Labour broke its election promise of cutting the cost of visiting the doctor which was meant to have started in July, essentially by blaming the price of doing the deal with its coalition partners.
The most costly partner by far is New Zealand First with the three billion bucks being set aside for its Provincial Growth Fund which of course will do it no end of harm in rural New Zealand come the next election.
The Budget we're told will be an exercise in constraint with the Health Minister David Clark, having wiped the egg from his face, telling us that the cheap doctors visits won't be the only area that'll now have to be phased in, rather than being doled out in one dollop.
But the constraint it appears, doesn't only apply to GP visits, with Clark saying he's been involved in the Budget process and tells us "phasing" will be across every portfolio with the exception it seems of those occupied by Peters and his sidekick, moneybags Shane Jones, the undisputed, self proclaimed first citizen of the provinces.
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It does give rise to the notion that while Grant Robertson, who doesn't appear to have put a foot wrong, may be in charge of the purse strings, it's Peters who's actually pulling them.
Robertson's been out selling the sizzle in advance of his first crack at crunching the numbers in just over two weeks' time. But he spends a little too much time telling National Party sympathisers, who tend to dominate business audiences, that they're cleaning up the mess after nine years of neglect.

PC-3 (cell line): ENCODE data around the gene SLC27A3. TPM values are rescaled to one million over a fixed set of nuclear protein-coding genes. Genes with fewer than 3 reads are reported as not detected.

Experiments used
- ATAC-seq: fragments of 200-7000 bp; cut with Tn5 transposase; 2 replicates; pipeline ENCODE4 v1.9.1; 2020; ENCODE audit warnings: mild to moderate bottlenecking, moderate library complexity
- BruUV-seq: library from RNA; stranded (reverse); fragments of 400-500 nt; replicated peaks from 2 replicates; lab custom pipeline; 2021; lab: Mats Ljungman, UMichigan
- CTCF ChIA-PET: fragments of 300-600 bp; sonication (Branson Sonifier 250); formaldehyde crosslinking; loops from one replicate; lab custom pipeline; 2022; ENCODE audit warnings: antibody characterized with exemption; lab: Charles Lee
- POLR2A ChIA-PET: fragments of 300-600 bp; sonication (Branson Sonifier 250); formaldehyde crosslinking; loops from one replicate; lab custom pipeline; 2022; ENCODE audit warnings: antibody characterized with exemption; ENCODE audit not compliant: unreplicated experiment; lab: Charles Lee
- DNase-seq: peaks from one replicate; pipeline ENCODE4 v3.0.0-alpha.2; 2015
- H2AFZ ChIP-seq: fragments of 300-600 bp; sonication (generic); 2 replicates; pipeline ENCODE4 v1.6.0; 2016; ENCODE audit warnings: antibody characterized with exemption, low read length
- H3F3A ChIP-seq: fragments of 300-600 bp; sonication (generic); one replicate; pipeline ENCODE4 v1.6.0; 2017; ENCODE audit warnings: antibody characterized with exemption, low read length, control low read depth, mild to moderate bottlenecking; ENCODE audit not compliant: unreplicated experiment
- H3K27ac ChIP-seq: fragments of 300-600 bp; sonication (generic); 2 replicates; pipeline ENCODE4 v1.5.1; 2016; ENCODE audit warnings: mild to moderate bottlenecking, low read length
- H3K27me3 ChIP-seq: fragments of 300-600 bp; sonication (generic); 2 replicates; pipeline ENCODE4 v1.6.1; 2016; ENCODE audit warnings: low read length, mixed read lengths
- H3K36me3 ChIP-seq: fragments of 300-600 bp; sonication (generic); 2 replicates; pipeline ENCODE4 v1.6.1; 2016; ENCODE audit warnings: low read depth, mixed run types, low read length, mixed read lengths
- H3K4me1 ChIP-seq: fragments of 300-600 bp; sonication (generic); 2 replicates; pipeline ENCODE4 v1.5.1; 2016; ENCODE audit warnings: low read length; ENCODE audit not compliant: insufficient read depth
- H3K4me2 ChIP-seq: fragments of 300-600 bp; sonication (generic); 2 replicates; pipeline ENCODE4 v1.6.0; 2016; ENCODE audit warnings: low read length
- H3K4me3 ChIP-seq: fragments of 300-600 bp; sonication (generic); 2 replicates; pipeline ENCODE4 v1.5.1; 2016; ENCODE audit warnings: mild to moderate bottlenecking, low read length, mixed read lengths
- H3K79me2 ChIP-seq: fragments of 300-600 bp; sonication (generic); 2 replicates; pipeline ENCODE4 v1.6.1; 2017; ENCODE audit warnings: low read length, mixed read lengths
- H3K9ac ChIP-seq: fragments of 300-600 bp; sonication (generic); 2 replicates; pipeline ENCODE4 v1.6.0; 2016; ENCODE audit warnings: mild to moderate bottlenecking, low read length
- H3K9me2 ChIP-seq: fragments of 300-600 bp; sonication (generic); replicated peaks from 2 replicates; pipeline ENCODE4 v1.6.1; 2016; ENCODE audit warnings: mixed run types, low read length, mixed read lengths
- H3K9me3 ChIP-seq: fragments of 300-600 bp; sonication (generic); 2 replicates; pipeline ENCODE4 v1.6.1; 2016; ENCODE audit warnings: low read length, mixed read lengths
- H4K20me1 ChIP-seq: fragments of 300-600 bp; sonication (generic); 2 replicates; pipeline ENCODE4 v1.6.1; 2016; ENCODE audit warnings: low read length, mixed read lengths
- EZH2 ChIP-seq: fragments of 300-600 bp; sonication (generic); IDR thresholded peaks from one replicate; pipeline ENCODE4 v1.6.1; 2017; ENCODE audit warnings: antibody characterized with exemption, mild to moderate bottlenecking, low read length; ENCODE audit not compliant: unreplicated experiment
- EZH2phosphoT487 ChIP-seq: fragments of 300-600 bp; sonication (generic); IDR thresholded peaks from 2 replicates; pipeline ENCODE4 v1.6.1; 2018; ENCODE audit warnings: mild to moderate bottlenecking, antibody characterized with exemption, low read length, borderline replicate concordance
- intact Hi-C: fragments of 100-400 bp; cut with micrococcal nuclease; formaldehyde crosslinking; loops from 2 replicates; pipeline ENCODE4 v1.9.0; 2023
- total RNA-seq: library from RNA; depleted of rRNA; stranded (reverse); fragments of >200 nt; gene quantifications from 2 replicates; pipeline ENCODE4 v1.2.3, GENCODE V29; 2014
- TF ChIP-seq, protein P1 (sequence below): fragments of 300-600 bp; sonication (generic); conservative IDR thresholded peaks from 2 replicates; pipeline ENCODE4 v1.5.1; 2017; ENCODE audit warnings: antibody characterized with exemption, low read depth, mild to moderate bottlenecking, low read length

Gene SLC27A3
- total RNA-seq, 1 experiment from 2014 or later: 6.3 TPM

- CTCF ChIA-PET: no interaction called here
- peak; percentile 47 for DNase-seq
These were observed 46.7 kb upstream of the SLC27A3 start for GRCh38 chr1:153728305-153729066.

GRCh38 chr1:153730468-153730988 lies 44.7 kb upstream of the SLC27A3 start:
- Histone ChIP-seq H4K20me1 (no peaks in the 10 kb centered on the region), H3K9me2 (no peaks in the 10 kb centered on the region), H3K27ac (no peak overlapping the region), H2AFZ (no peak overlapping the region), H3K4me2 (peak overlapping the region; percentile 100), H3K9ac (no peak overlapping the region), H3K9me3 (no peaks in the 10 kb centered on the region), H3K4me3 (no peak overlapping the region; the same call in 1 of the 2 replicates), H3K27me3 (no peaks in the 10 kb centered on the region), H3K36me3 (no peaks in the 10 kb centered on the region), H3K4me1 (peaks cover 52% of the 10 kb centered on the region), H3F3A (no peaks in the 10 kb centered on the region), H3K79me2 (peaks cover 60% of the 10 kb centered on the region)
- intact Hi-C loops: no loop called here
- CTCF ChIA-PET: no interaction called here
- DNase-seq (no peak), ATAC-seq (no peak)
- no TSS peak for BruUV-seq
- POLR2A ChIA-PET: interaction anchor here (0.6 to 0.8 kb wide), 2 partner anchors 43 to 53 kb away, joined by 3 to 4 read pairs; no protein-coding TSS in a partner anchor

Like or dislike them the last Government managed to steer the country through some of the most turbulent political waters in decades, starting with the global financial crisis and having to cope and pay for natural disasters and a mine explosion.
It's fair that though the Finance Minister bangs on about neglect in our underfunded health system which is becoming more apparent by the day. The vast majority of the 20 District Health Boards are now in the red to the tune of almost $200m, something National's finger-pointing leader Simon Bridges does seem rattled by.
Clearly flustered, he said he'd heard about "Prime Minister Grant Robertson" talking about sewerage at Middlemore Hospital while the seasoned board directors say it was a beat-up.
That might be so but there are many hospitals in varying states of decay, which is simply unacceptable in a country like ours.
Flattered Robertson might have been about his momentary promotion in the eyes of the Opposition leader, but perhaps he was having a premonition about the real power behind the throne, Prime Minister Winston Peters who he'll soon be confronted with.